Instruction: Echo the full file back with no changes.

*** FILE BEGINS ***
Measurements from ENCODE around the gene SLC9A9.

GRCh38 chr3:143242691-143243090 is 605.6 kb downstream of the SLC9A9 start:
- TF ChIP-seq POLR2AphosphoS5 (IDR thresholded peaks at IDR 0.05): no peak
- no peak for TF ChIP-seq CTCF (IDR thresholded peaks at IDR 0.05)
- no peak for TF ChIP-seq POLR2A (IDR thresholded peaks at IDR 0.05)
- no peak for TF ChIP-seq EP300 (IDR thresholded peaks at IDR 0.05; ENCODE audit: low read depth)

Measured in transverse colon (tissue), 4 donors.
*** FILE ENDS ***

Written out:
Measurements from ENCODE around the gene SLC9A9.

GRCh38 chr3:143242691-143243090 is 605.6 kb downstream of the SLC9A9 start:
- TF ChIP-seq POLR2AphosphoS5 (IDR thresholded peaks at IDR 0.05): no peak
- no peak for TF ChIP-seq CTCF (IDR thresholded peaks at IDR 0.05)
- no peak for TF ChIP-seq POLR2A (IDR thresholded peaks at IDR 0.05)
- no peak for TF ChIP-seq EP300 (IDR thresholded peaks at IDR 0.05; ENCODE audit: low read depth)

Measured in transverse colon (tissue), 4 donors.